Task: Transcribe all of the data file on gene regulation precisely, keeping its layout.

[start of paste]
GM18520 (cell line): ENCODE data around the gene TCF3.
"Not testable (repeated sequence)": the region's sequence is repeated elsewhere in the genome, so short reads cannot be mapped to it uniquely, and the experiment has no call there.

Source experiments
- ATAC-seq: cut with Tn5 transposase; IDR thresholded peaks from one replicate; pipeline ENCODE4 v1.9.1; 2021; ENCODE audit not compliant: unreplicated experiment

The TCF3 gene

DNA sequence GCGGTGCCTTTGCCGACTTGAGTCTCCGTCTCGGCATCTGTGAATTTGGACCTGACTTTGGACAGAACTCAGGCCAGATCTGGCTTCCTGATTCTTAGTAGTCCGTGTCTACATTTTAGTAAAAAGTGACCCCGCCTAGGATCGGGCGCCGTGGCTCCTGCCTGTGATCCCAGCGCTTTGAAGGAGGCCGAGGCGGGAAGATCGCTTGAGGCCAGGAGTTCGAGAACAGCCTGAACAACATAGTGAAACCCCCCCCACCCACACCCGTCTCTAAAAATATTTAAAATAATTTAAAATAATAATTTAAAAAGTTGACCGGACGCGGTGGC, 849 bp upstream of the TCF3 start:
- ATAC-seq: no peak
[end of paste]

GM18520 (cell line): ENCODE data around the gene TCF3.
"Not testable (repeated sequence)": the region's sequence is repeated elsewhere in the genome, so short reads cannot be mapped to it uniquely, and the experiment has no call there.

Source experiments
- ATAC-seq: cut with Tn5 transposase; IDR thresholded peaks from one replicate; pipeline ENCODE4 v1.9.1; 2021; ENCODE audit not compliant: unreplicated experiment

The TCF3 gene

DNA sequence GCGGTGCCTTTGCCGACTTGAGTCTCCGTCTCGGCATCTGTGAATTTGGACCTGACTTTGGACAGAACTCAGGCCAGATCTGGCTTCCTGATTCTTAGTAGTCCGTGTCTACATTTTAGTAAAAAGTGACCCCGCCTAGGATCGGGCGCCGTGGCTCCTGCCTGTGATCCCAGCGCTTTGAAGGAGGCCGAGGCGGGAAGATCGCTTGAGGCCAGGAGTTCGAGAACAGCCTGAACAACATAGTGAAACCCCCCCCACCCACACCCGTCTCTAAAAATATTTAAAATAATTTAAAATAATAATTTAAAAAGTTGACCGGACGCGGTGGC, 849 bp upstream of the TCF3 start:
- ATAC-seq: no peak